Fun In Acapulco, 1963
Kissin' Cousins, 1964
Viva Las Vegas, 1964
Born: Terry Ann Garr, December 11, 1945, in Lakewood, Ohio.
Dancing behind Elvis during
"Carny Town" in Roustabout
with John Denver in Oh God!
It's a crying shame that there's not more webspace devoted to Teri Garr! She's one of those actresses who seemed to be constantly in the public eye from around the mid 70's, and was always appealing in whatever role she played! Teri is probably most familiar as the long-suffering wife in Oh, God!, or as the even-longer-suffering wife in Close Encounters before making it big as the long-suffering friend/lover of Dustin Hoffman in Tootsie. She also put up with Michael Keaton as Mr. Mom! I liked her in these films (no, really!), but I think to really appreciate Teri, you've got to dig up a copy of the Monkees' movie , or maybe , where she dances to a Monkees record! Anyway, she's done some interesting stuff during her lengthy career!
With an actor father and a dancer mother, it was not a shocker that Teri went into show business. She studied dance in California State University while appearing on the TV show "Shindig" as well as in five (some sources say nine!) Elvis films! Teri can be seen as a dancer in the films listed above, usually in a "crowd" scene, or in back of Elvis on stage (as in "Roustabout" below). I still have yet to spot her in all of the Elvis films! (So little time!) If you'd like to explore further, check out the Teri Garr page on the My Presley Gallery site.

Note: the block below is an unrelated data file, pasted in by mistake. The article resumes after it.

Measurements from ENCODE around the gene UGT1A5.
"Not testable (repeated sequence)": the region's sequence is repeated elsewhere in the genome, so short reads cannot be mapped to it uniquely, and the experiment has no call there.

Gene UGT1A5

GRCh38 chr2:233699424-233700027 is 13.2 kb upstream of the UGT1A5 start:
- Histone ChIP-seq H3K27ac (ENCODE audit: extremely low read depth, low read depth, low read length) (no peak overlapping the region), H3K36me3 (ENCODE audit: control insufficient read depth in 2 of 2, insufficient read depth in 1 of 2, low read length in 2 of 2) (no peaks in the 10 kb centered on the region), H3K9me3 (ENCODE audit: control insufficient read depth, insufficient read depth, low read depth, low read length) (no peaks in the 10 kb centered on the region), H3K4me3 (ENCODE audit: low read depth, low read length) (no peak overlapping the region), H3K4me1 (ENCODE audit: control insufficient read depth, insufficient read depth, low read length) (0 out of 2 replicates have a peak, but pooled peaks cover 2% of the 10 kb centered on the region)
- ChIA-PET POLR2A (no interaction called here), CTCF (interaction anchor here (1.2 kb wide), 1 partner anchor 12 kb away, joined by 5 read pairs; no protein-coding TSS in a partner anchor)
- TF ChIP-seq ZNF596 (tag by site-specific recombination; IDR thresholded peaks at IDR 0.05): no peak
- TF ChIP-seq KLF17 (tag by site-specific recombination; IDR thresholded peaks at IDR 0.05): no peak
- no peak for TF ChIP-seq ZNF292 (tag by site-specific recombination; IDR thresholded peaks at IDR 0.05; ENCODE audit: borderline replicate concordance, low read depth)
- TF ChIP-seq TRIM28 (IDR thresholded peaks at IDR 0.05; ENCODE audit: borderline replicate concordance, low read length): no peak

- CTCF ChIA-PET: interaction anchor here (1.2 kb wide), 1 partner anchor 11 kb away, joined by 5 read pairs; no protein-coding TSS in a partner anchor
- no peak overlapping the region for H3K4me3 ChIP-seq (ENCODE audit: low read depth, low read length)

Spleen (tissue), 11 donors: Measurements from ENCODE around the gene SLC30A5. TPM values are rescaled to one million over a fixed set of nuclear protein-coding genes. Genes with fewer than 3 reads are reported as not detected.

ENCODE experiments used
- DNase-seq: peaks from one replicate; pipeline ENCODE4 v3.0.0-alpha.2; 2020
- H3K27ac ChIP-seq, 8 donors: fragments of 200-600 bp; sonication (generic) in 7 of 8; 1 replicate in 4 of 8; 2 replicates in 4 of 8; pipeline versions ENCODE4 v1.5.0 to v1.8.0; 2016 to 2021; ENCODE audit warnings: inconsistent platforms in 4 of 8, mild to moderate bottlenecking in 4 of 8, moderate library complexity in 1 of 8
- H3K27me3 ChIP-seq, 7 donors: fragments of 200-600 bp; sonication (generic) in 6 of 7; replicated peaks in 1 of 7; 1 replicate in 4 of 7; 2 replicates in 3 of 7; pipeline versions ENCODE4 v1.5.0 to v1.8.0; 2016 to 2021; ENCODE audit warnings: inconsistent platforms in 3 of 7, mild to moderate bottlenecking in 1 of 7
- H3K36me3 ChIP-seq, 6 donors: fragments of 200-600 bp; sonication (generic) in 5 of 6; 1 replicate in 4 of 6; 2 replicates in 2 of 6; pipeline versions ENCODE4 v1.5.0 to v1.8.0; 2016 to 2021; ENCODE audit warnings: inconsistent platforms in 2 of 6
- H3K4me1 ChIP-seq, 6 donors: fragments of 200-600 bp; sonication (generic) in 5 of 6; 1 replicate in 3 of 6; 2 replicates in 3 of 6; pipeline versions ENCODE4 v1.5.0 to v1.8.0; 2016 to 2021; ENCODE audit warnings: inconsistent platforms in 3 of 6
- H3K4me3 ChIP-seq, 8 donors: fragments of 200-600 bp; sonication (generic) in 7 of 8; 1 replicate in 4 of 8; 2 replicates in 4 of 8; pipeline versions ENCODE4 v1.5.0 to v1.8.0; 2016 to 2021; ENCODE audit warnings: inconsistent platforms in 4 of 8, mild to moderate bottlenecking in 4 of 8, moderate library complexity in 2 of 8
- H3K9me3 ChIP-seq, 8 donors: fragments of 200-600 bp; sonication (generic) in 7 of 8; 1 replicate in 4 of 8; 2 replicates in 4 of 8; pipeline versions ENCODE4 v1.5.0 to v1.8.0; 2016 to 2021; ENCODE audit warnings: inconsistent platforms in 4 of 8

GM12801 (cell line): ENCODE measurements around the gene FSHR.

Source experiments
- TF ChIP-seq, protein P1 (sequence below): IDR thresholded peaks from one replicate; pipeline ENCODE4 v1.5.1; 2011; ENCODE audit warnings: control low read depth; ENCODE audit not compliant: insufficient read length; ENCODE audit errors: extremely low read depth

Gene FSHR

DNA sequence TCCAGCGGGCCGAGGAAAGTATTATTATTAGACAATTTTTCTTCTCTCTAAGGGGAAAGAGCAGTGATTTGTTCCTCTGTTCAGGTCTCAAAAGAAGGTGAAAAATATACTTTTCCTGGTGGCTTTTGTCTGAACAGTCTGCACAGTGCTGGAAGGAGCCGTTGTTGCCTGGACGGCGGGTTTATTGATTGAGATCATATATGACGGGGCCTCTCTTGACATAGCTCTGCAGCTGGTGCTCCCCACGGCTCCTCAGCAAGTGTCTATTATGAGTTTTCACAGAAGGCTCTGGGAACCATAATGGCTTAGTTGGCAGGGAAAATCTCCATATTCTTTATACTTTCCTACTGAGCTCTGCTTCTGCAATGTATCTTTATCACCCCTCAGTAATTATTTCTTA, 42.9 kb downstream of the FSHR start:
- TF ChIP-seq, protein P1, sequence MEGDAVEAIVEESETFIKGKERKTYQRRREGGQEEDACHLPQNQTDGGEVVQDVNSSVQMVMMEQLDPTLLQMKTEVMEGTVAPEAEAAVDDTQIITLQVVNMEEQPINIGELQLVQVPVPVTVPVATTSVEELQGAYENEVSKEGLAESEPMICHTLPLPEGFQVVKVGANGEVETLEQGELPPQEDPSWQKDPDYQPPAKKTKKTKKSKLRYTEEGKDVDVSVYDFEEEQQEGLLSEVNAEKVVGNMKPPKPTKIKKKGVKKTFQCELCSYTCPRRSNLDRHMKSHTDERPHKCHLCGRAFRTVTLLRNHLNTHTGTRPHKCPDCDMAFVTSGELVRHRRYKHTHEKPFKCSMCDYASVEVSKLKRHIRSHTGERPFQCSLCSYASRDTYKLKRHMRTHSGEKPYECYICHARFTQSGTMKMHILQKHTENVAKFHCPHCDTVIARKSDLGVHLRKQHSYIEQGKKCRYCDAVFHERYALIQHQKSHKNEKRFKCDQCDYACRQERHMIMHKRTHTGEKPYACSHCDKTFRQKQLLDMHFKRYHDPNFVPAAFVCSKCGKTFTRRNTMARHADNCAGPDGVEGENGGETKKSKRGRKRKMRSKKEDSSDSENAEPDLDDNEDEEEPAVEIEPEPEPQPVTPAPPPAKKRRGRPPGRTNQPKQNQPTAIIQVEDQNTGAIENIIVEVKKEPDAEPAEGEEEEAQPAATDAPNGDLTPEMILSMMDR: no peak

Teri doin' the "Barefoot Ballad" in Kissin' Cousins
Clapping along with "What'd I Say" in Viva Las Vegas
After Elvis, Teri went on to make a couple of memorable guest shots, first on "Star Trek", as Roberta Lincoln in "Assignment: Earth", and around the same time, in the Monkees' psychedelic classic, Head (1968). (Her skit was "a western" with Michael Nesmith) This was definitely a wierd flick, but definitely ya-gotta-see-it! She went on from there to do her time on a few TV variety series, before making a big impression in Mel Brooks' classic Young Frankenstein. Her next big break was in 1977, when she appeared in almost interchangable roles in two of the biggest hits of the year, Oh, God! and Close Encounters of the Third Kind. In both films, her character had to deal with husbands who were seemingly going bonkers, but she was the one that had to deal with reality (and the kids)! That same year she appeared in Steve Martin's excellent short film, The Absent-Minded Waiter.